Nirvana ‘Nevermind’ Child Pornography Lawsuit Refiled Just Before Deadline

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Last week, a federal judge dismissed the Nevermind child-pornography lawsuit filed against Nirvana by Spencer Elden, who appeared on the album’s cover as a baby. Now, the 30-year-old plaintiff and his legal team have submitted an amended complaint.

In the much-publicized original action – levied against the members of Nirvana, the band’s namesake company, Universal Music Group, and others – Spencer Elden claimed that the defendants had “knowingly produced, possessed, and advertised commercial child pornography” with the Nevermind cover.

Consequently, Elden demanded “restitution and disgorgement of all profits and unjust enrichment” from the 31-year-old album, which has sold north of 30 million copies worldwide. But in granting Nirvana’s motion to dismiss, Judge Fernando M. Olguin last week noted that Elden had missed the deadline for formally opposing said motion.

The presiding judge then gave the Nevermind-focused litigant “one last opportunity to amend his complaint,” with this deadline set for today, January 13th. DMN obtained an exclusive copy of the 35-page-long amended filing, which just recently made its way to the court.

Having reduced the number of allegedly violated child-pornography and -exploitation statutes from eight to six, today’s complaint appears to shift away from commercial and music-industry aspects of the defendants’ alleged crimes, still highlighting the details but prioritizing the alleged violations of the aforementioned statutes.

The “parties” section of the latest version of the complaint, unlike previous iterations, discloses that Kurt Cobain’s estate “has a net worth of approximately $450 million or more with annual revenues estimated at $4 million per year from Nirvana album sales.”

And seemingly in response to the defendants’ arguments against the suit – including that the federal child-pornography and sex-trafficking claims are “barred by the applicable statute of limitations” – Elden emphasizes off the bat that the alleged violations are continuing.

“Although the image of Spencer on the Nevermind album cover was created over thirty years ago, during the ten years preceding the filing of this action and since…[the defendants] continued to knowingly possess, transport, reproduce, advertise, promote, present, distribute, provide, and obtain the commercial child pornography on the cover of Nirvana’s Nevermind,” per the complaint.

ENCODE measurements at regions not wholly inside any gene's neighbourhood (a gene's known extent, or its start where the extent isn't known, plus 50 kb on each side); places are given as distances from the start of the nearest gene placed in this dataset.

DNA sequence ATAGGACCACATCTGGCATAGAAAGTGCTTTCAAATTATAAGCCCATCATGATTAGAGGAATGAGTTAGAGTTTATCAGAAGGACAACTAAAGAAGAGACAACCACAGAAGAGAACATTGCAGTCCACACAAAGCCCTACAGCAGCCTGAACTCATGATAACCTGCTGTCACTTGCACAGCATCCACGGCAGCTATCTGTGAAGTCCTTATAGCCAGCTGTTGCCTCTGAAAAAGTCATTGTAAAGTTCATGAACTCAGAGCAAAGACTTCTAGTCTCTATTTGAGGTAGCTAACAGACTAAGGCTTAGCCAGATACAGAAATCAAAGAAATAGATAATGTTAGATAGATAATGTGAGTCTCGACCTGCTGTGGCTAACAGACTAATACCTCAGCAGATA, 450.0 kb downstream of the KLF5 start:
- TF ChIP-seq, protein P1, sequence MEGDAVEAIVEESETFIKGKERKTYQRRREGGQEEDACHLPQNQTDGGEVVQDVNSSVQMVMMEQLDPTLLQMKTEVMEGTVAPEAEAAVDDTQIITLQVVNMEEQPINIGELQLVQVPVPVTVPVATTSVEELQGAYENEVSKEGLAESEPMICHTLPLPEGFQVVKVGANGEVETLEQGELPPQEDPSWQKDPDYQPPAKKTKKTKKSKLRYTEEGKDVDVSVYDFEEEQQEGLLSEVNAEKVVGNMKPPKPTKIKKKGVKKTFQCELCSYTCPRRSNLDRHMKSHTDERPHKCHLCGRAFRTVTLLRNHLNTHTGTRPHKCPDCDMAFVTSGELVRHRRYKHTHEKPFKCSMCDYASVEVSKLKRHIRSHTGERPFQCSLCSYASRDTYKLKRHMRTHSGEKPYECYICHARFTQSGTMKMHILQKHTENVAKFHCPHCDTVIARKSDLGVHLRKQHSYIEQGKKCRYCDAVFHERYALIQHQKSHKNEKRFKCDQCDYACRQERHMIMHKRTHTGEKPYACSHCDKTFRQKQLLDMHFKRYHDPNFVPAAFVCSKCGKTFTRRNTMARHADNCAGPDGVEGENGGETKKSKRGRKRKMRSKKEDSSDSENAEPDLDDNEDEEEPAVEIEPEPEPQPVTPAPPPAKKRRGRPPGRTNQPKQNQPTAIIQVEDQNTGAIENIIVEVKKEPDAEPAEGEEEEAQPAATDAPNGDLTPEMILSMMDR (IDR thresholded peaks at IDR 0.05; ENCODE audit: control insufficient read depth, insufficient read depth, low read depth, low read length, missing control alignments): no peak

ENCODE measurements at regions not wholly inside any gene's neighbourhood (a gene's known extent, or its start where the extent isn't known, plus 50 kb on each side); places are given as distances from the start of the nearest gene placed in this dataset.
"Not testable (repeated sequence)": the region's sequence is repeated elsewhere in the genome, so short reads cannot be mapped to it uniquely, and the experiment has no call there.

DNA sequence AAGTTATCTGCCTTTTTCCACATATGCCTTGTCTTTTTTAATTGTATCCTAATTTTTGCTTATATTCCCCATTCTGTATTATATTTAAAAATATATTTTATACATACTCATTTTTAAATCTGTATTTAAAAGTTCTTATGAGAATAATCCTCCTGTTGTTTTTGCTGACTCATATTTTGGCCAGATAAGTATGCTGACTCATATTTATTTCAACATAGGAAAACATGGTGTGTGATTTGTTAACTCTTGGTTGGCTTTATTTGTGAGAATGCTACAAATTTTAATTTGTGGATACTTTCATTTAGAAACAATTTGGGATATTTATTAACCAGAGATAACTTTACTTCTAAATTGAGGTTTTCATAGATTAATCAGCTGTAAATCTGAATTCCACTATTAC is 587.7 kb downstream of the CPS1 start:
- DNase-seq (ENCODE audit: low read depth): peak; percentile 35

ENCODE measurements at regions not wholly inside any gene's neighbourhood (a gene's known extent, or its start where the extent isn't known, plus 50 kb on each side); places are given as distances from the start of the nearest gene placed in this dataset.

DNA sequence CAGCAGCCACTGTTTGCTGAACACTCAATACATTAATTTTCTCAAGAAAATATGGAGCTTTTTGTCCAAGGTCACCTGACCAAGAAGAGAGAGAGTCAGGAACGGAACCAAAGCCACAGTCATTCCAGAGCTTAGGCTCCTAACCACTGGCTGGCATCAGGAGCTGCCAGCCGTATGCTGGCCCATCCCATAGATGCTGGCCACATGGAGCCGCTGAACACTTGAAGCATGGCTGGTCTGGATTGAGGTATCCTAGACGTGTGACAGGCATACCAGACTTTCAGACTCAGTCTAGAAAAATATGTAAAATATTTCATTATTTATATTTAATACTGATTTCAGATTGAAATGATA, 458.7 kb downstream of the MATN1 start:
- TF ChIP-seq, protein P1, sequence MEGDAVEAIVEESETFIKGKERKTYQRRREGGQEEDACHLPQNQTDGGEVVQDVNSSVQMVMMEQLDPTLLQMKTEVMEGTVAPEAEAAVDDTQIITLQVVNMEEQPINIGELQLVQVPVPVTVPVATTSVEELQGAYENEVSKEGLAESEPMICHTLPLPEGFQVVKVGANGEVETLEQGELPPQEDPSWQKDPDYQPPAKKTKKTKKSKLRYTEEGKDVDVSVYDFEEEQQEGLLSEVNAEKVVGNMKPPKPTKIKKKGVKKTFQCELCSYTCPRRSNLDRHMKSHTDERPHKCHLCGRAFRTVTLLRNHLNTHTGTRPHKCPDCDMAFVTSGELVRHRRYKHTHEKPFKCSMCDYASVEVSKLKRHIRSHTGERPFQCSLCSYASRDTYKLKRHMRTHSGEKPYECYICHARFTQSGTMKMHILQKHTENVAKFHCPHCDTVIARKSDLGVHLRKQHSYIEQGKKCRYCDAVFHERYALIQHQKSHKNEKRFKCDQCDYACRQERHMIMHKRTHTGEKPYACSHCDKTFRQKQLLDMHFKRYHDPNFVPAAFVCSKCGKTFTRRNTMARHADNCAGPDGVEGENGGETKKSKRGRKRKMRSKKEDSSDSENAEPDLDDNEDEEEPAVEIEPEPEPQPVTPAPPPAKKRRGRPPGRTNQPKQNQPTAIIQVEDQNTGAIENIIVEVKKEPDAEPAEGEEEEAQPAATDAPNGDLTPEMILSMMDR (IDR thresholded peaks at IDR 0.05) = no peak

As evidence of the latter, the plaintiff cites the release of the 30th anniversary editions of Nevermind, “which continues to feature a lascivious exhibition of Spencer’s genitals on the cover,” according to the text.

After that, the updated lawsuit covers additional background information about Nirvana’s formation and the process that led to the Nevermind photoshoot, reiterating once more Kurt Cobain’s alleged “twisted vision” for the image.

“One song on the Nevermind album called ‘Polly’ rhapsodizes about the sexual exploitation of a child, particularly the child’s abduction and rape, revealing that the sexual exploitation of children was within the express mindset of Nirvana and its members during the time period when the album cover was created,” the substantially similar action states.

Nevermind is currently considered a climacteric of American music history and is regarded and recognized specifically for the commercial child pornography on its album cover,” the lawsuit likewise indicates when charting the decades-old project’s financial success.

Lastly, the filing alleges that the album cover “constitutes commercial child pornography within the meaning of 18 U.S.C. 2256(8)” and under other statutes and case law. “Where the image is actively traded into the child’s adult life, this harm—and any remedial cause of action under 18 U.S.C. 2255—continues after the minor becomes an adult,” the document reads.

At the time of this piece’s writing, Universal Music Group didn’t appear to have publicly responded to the refiled suit – though given the above-noted Nevermind 30th anniversary editions, the Big Three label and the other defendants don’t appear particularly concerned with the complaint.